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Cadence of Conflict: Asia, February 15, 2021

The WHO probe into China over the pneumoniavirus pandemic doesn’t help ties. The team requested raw data; they were given a summary. China blames America. Joe Biden takes on China over Taiwan, Hong Kong, and the Uighurs of  Xinjiang. Now, he is joined by Boris Johnson in criticizing China over the WHO.

Meanwhile, Taiwan has gone two days without a single new case—poster boy of the Pacific! When Japan had a 7.3 magnitude earthquake off Fukushima, Taiwan interrupted its holiday season to voice support.

Now, the New York Post revisits old news about the lady who found an SOS message in a box of Halloween decorations made in Xinjiang. Factory co-workers told the messenger that he was the cause of their trouble by sending a message. If people of a factory are so beaten down, and if the WHO can’t even get raw data on the pandemic that rocked the world, Western voters will wonder what else is going on in China. News reports and recent events spell bad luck for China. Worst of all is China’s reaction that only spells guilt in the Western mind.

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Encore of Revival: America, February 15, 2021

We are in a new world of politics. Trump actually stands a chance of being a 2024 contender. Even with the irreparable damage the Republican Party did itself, even with the march Trump invited to Washington going its own way, even with lost trust in the election systems—Trump actually stands a chance of being a 2024 contender. A new party or three will likely rise. Party coalitions may become necessary. Something severe will be required of the election system. But, Trump actually stands a chance of being a 2024 contender.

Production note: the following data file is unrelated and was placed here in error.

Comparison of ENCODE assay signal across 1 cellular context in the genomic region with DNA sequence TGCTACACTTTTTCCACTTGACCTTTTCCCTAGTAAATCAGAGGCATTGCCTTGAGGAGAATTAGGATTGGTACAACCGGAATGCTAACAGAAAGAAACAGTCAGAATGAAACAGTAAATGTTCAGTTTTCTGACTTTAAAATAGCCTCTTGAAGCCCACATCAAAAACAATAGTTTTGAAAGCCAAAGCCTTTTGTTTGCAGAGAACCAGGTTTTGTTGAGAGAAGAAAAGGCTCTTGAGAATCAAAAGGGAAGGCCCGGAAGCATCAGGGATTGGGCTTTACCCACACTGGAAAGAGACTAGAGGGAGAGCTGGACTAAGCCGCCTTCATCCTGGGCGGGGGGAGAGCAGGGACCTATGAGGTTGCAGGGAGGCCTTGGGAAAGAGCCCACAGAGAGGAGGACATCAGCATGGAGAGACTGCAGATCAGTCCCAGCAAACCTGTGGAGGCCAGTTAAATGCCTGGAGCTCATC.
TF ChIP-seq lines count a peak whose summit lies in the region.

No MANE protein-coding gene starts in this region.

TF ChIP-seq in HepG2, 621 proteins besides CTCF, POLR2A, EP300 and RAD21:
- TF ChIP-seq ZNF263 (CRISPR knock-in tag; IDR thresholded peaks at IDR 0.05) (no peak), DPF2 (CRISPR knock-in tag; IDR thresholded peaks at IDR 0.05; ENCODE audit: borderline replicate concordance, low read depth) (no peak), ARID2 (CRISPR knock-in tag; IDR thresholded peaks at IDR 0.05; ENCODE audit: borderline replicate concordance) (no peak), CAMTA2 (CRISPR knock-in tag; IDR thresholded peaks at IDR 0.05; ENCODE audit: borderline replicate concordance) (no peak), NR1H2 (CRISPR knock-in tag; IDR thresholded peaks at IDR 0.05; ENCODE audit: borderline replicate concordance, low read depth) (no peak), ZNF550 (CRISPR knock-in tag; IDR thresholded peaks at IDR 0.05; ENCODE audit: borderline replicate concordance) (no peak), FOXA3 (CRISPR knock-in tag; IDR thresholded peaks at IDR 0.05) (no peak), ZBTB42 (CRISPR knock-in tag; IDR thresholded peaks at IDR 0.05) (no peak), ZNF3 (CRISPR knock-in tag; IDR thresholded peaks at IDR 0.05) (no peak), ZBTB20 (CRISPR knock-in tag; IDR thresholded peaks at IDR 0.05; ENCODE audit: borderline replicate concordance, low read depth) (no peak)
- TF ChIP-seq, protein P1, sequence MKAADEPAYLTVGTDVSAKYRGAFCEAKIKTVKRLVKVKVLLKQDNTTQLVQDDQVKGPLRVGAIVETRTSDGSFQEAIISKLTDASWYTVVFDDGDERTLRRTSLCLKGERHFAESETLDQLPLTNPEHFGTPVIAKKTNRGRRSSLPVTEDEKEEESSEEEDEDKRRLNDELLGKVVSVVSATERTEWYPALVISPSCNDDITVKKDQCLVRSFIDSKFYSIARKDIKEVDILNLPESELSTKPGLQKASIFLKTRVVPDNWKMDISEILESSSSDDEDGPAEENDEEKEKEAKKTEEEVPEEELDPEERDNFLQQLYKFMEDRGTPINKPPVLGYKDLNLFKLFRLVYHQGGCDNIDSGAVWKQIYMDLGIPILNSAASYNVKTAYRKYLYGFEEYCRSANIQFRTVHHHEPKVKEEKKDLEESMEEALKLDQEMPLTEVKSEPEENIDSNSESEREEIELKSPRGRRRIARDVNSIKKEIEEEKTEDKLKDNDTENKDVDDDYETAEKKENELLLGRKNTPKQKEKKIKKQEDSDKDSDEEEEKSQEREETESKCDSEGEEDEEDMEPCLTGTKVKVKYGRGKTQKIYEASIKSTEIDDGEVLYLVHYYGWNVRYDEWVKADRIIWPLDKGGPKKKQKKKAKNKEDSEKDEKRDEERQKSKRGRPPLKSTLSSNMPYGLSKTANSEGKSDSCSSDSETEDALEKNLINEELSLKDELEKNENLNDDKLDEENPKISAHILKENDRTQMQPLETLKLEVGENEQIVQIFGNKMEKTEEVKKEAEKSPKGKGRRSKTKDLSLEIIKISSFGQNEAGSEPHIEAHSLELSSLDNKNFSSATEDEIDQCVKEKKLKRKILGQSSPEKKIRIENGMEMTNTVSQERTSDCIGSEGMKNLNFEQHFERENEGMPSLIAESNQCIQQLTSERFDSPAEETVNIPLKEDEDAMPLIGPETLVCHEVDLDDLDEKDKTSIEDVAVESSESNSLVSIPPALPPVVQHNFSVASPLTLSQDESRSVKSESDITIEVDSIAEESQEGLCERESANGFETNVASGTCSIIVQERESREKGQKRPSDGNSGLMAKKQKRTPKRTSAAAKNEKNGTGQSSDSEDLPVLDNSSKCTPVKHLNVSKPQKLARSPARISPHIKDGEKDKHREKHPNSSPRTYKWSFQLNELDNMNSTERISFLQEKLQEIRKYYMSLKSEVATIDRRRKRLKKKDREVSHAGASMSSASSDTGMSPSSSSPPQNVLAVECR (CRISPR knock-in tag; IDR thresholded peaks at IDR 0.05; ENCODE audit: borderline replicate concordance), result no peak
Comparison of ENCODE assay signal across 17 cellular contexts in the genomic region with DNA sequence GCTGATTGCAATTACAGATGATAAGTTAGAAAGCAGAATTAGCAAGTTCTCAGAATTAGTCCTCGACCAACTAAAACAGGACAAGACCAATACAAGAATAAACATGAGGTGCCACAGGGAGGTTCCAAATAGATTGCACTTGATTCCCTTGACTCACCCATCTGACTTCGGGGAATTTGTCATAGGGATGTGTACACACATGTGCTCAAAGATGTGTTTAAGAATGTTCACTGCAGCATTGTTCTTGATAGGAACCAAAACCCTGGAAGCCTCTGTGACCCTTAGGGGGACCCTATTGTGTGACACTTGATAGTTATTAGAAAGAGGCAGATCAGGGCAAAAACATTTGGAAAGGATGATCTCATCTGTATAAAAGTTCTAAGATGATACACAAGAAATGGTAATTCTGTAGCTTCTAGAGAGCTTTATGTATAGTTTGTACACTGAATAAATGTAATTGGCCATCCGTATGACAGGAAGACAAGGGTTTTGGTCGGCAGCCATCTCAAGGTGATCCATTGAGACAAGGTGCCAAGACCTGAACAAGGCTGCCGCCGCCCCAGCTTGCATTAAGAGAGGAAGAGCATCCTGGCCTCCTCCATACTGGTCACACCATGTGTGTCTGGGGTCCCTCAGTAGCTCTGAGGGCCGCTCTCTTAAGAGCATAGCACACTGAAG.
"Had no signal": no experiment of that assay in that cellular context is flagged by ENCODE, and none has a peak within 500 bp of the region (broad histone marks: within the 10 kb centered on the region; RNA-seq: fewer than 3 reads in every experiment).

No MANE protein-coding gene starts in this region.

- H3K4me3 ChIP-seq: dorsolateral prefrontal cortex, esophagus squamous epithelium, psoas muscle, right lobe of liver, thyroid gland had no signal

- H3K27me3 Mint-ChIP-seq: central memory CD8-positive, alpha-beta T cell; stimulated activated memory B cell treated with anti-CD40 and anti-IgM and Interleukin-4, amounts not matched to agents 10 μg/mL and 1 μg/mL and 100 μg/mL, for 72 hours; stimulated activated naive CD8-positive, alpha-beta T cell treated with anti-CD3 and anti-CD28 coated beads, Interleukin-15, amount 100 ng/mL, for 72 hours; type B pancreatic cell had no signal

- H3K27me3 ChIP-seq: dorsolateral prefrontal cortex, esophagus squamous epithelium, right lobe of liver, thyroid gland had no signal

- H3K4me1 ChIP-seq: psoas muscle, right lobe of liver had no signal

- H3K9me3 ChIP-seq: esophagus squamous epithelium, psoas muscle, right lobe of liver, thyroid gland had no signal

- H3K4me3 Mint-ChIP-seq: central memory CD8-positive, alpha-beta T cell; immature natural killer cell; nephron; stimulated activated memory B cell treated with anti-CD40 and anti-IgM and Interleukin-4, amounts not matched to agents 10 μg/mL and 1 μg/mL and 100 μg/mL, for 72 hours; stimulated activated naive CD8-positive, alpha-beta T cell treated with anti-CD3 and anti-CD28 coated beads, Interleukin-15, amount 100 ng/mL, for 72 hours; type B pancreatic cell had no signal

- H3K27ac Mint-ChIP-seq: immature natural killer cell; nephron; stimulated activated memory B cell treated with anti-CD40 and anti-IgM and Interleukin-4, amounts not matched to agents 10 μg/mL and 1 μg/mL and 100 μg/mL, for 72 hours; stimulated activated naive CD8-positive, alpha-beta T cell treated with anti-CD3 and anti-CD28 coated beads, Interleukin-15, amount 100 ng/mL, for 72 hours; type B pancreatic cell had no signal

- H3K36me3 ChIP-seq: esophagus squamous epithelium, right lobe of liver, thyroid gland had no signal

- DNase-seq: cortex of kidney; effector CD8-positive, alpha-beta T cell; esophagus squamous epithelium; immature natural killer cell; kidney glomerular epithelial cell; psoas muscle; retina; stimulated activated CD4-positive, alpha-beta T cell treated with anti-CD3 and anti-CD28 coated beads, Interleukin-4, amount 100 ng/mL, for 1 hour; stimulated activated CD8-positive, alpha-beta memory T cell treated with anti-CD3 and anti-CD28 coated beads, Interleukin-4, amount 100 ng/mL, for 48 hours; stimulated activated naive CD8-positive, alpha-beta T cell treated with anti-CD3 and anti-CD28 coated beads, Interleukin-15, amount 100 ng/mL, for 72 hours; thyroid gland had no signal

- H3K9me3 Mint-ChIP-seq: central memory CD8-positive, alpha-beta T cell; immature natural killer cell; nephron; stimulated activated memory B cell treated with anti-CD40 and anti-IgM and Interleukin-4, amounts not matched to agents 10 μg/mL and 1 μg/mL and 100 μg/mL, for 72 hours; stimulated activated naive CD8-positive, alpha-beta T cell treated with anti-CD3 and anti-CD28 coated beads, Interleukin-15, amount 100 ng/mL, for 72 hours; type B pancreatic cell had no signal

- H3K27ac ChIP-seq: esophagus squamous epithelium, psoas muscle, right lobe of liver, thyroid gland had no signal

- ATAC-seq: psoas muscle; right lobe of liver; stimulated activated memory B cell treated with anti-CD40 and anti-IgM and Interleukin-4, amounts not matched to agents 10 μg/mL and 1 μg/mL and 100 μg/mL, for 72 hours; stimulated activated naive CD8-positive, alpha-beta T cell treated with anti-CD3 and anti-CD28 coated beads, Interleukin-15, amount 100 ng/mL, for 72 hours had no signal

Biden will only embolden Conservative voters, as Democrats always do. Trump overstepped and lost some enthusiasm from his base. Though he didn’t lose much, to stand a chance he will need some diversity in his platform and a Conservative rejected by Republicans. Palin could make it a winning Republican ticket, if any third parties got behind hit. But, Trump actually stands a chance of being a 2024 contender.

Trump is not Jesus Christ. That’s a lesson his base learned the hard way. He can’t stop the problems that are bigger than America itself. He won’t stop the push for a police state nor will he regain trust in law enforcement. Biden may take care of that anyway, which could completely change the issue by 2024. But, the fact that Trump even stands a chance of being a 2024 contender tells us about the state of America itself.

Biden and Trump are both heavily disliked for their own reasons, but things haven’t completely fallen apart yet. The road ahead looks much bumpier than the road behind, but at least the road continues.

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Cadence of Conflict: Asia, February 8, 2021

Biden doesn’t only continue the stance on China from the previous administration, he seems to be clamping down.

The US sails through the Taiwan Strait, again.

China strong arms Guyana out of an office for Taiwan; the US defends Taiwan.